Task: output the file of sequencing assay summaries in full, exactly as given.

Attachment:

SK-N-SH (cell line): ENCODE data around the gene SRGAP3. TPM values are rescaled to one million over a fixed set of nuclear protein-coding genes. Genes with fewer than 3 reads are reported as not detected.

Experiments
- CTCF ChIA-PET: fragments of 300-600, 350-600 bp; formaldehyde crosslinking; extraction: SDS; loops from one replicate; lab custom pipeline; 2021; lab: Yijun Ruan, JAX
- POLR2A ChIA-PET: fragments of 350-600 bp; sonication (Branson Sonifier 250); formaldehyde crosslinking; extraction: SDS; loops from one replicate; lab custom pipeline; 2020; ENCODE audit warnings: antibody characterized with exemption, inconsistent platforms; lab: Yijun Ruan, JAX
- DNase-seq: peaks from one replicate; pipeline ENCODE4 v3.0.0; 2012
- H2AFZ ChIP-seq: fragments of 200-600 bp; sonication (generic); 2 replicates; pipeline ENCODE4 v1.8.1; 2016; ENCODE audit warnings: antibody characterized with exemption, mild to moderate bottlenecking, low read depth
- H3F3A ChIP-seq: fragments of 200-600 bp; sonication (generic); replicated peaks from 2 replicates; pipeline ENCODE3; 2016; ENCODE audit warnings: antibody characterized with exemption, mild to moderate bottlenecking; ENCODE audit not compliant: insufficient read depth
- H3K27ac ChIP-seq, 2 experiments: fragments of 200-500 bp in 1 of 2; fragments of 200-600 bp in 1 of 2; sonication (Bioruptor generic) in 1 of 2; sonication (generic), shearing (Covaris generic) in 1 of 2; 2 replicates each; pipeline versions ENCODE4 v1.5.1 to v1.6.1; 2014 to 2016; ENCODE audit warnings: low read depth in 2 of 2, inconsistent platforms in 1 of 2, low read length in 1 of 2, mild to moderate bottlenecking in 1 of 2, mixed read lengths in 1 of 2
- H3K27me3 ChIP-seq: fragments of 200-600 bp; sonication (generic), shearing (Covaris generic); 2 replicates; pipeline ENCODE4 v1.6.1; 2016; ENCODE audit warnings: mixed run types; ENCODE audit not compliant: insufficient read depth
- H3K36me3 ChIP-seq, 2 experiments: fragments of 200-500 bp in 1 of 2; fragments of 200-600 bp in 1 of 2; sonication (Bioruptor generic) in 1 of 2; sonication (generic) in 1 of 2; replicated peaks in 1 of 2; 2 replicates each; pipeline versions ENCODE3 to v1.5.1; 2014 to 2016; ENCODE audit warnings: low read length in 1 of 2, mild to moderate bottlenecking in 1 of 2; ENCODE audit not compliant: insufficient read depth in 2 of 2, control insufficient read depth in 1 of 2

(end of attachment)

SK-N-SH (cell line): ENCODE data around the gene SRGAP3. TPM values are rescaled to one million over a fixed set of nuclear protein-coding genes. Genes with fewer than 3 reads are reported as not detected.

Experiments
- CTCF ChIA-PET: fragments of 300-600, 350-600 bp; formaldehyde crosslinking; extraction: SDS; loops from one replicate; lab custom pipeline; 2021; lab: Yijun Ruan, JAX
- POLR2A ChIA-PET: fragments of 350-600 bp; sonication (Branson Sonifier 250); formaldehyde crosslinking; extraction: SDS; loops from one replicate; lab custom pipeline; 2020; ENCODE audit warnings: antibody characterized with exemption, inconsistent platforms; lab: Yijun Ruan, JAX
- DNase-seq: peaks from one replicate; pipeline ENCODE4 v3.0.0; 2012
- H2AFZ ChIP-seq: fragments of 200-600 bp; sonication (generic); 2 replicates; pipeline ENCODE4 v1.8.1; 2016; ENCODE audit warnings: antibody characterized with exemption, mild to moderate bottlenecking, low read depth
- H3F3A ChIP-seq: fragments of 200-600 bp; sonication (generic); replicated peaks from 2 replicates; pipeline ENCODE3; 2016; ENCODE audit warnings: antibody characterized with exemption, mild to moderate bottlenecking; ENCODE audit not compliant: insufficient read depth
- H3K27ac ChIP-seq, 2 experiments: fragments of 200-500 bp in 1 of 2; fragments of 200-600 bp in 1 of 2; sonication (Bioruptor generic) in 1 of 2; sonication (generic), shearing (Covaris generic) in 1 of 2; 2 replicates each; pipeline versions ENCODE4 v1.5.1 to v1.6.1; 2014 to 2016; ENCODE audit warnings: low read depth in 2 of 2, inconsistent platforms in 1 of 2, low read length in 1 of 2, mild to moderate bottlenecking in 1 of 2, mixed read lengths in 1 of 2
- H3K27me3 ChIP-seq: fragments of 200-600 bp; sonication (generic), shearing (Covaris generic); 2 replicates; pipeline ENCODE4 v1.6.1; 2016; ENCODE audit warnings: mixed run types; ENCODE audit not compliant: insufficient read depth
- H3K36me3 ChIP-seq, 2 experiments: fragments of 200-500 bp in 1 of 2; fragments of 200-600 bp in 1 of 2; sonication (Bioruptor generic) in 1 of 2; sonication (generic) in 1 of 2; replicated peaks in 1 of 2; 2 replicates each; pipeline versions ENCODE3 to v1.5.1; 2014 to 2016; ENCODE audit warnings: low read length in 1 of 2, mild to moderate bottlenecking in 1 of 2; ENCODE audit not compliant: insufficient read depth in 2 of 2, control insufficient read depth in 1 of 2